Yesterday was Martin Luther King, Jr. Day so kindergarten students at Holladay Elementary have been learning about his life and his famous “I Have A Dream” speech. Today students in Ms. Connolly’s class created animated pictures of Martin Luther King, Jr. speaking. First, we went to ABCYa! Animate, and I explained that we would draw two pictures of Dr. King. One would have his mouth in one shape, and the other would have his mouth in a different shape. When we played the pictures together, one after another, it would look like he was talking. In order to draw him accurately, we looked at photos of him. We saw that he had brown skin, black hair, and a mustache. The students tried to draw him on the first frame, then we copied the frame (using the copycat button), deleted his mouth, and redrew it differently. Some students made the mouth open and closed. Others added teeth or a tongue. I showed them how to turn on looping (so it keeps playing), and we exported our animations as .gif files. Finally, we uploaded them to a Padlet so we could see everyone’s. You can play audio from his speech while viewing the animations, and it will look like Dr. King is actually speaking!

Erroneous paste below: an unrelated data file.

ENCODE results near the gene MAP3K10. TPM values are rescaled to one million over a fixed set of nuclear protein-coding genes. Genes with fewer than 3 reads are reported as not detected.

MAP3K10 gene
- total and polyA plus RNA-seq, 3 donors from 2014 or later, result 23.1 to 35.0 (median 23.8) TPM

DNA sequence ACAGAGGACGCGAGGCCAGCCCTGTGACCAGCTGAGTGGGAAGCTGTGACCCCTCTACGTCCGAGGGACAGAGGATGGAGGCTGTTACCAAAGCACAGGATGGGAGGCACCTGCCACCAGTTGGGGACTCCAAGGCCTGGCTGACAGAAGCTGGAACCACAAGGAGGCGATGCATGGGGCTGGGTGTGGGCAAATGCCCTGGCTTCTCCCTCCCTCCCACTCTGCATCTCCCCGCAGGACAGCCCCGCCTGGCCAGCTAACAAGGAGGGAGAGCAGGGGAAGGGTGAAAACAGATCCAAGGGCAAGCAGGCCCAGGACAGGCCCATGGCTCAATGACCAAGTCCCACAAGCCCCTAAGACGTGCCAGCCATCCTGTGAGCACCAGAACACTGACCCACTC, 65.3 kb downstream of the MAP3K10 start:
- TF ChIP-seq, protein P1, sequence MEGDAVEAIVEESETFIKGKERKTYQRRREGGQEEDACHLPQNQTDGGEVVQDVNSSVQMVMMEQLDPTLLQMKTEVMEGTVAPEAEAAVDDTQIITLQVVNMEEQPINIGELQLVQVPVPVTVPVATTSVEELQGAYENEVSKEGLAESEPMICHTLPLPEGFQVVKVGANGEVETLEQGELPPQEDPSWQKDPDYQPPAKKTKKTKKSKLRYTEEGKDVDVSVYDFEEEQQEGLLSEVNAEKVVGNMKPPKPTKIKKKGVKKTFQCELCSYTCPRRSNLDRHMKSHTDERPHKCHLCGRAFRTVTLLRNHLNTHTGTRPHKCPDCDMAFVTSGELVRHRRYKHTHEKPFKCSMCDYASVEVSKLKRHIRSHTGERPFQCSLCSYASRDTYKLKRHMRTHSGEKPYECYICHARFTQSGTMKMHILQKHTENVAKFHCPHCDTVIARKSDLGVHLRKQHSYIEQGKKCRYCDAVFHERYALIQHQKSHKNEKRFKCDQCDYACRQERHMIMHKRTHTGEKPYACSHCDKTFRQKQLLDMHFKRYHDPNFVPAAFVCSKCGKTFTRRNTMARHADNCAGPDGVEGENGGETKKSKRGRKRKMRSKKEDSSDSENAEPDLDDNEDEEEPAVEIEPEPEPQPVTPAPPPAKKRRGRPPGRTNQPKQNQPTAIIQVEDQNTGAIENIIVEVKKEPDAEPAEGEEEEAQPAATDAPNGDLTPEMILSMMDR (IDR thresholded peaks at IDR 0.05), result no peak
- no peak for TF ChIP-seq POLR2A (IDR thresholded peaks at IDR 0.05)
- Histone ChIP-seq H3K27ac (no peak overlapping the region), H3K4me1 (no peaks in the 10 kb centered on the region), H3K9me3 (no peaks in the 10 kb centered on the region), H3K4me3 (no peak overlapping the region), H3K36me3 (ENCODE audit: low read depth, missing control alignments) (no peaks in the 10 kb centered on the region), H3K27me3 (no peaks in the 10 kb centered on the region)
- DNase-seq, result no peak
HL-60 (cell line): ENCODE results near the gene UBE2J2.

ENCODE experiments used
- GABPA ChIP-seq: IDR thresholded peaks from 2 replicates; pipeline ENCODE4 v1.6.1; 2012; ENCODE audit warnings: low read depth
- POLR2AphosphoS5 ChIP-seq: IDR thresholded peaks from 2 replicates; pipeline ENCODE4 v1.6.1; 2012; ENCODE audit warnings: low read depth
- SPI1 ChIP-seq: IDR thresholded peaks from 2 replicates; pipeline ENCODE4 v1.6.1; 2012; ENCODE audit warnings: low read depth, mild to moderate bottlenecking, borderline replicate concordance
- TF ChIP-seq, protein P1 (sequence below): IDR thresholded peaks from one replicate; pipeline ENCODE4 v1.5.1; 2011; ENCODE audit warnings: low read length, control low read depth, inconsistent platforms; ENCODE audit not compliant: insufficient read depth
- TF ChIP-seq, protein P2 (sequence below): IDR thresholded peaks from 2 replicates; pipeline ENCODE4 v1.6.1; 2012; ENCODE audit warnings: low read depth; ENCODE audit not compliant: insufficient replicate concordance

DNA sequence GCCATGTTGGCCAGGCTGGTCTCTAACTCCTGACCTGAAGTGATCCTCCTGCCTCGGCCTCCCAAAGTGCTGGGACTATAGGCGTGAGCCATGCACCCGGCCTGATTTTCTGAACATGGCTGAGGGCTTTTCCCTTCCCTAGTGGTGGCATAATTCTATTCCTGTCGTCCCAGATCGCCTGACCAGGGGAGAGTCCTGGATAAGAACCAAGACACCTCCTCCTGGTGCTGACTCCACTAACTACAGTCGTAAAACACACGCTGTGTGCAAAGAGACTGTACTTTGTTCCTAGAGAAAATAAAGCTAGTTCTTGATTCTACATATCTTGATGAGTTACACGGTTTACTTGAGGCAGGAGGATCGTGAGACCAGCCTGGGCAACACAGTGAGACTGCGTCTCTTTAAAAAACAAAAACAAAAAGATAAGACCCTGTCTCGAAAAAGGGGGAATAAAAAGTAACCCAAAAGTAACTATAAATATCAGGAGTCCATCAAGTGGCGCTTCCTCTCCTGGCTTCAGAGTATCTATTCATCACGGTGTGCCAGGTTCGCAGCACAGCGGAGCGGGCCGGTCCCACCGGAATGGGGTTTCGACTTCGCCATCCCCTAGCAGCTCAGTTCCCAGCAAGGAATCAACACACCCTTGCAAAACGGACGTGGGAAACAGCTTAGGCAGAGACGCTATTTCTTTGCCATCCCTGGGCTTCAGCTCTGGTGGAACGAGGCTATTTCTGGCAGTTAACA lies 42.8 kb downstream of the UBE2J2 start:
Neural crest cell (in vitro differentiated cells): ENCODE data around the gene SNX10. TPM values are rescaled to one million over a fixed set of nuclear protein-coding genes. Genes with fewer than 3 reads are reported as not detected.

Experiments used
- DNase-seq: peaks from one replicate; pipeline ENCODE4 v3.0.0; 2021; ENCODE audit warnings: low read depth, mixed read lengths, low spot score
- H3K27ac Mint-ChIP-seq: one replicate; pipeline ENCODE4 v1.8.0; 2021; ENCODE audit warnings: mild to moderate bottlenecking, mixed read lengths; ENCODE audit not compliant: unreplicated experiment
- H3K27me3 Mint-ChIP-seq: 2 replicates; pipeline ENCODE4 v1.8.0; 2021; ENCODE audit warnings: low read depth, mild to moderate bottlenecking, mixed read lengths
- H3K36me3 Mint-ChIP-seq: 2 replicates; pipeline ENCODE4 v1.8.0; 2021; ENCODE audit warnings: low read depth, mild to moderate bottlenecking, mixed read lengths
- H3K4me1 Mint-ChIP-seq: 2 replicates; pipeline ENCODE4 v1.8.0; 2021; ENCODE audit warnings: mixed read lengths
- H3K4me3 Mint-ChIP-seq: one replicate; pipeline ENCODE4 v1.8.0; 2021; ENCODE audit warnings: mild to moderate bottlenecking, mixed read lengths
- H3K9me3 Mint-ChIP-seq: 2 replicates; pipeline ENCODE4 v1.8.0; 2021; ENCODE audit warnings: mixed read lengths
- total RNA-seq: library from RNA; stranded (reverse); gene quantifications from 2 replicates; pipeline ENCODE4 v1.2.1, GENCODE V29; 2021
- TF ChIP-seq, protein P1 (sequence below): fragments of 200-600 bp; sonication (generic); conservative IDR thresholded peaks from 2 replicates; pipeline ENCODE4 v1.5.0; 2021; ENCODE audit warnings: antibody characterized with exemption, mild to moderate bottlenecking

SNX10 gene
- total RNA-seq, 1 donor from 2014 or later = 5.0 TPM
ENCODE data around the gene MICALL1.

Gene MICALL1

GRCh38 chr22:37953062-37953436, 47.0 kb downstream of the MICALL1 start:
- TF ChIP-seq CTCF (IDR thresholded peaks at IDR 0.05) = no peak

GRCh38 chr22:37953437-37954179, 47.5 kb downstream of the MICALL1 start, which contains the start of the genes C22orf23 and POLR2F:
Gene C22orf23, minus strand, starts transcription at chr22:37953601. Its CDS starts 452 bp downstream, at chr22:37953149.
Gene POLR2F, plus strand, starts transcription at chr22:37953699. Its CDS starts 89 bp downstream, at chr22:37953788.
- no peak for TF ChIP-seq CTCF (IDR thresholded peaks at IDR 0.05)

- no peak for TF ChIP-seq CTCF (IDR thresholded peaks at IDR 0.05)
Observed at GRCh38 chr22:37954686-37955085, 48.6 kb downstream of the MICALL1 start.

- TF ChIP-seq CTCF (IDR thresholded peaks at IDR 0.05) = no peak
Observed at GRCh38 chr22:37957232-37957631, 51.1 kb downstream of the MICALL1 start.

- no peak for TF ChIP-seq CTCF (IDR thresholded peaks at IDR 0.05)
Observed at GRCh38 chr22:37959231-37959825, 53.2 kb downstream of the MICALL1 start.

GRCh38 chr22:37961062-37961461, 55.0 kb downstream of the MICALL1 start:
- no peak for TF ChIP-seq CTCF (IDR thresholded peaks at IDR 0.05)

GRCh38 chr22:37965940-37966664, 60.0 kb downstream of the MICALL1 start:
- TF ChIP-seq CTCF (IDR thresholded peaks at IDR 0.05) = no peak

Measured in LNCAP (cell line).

Kindergarten students at Holladay Elementary have been learning about the butterfly life cycle (SOLK.7c), so today Ms.Hartwell’s and Ms.Ambrose’s classes created animations showing the life cycle from egg to adult. First, we reviewed the four stages: egg, larva, chrysalis (pupa), and adult butterfly. We used two different websites to create our animations: in Ms. Hartwell’s class we used SketchToy, and in Ms. Ambrose’s class we used ABCYa!Animate, but the process was basically the same for both. We started by drawing the egg. I showed them examples of real butterfly eggs using a Google image search. We noticed that most eggs were white or yellow and were laid on plants. Next we used the drawing tools to draw the larva. Again, I used a Google image search to show examples. We repeated those steps for the chrysalis and the adult butterfly. Finally, we published our animations. SketchToy generates a link which replays the drawing. ABCYa!Animate makes a GIF file that we uploaded to Padlet. You can see Ms.Hartwell’s class projects here and Ms.Ambrose’s class projects here.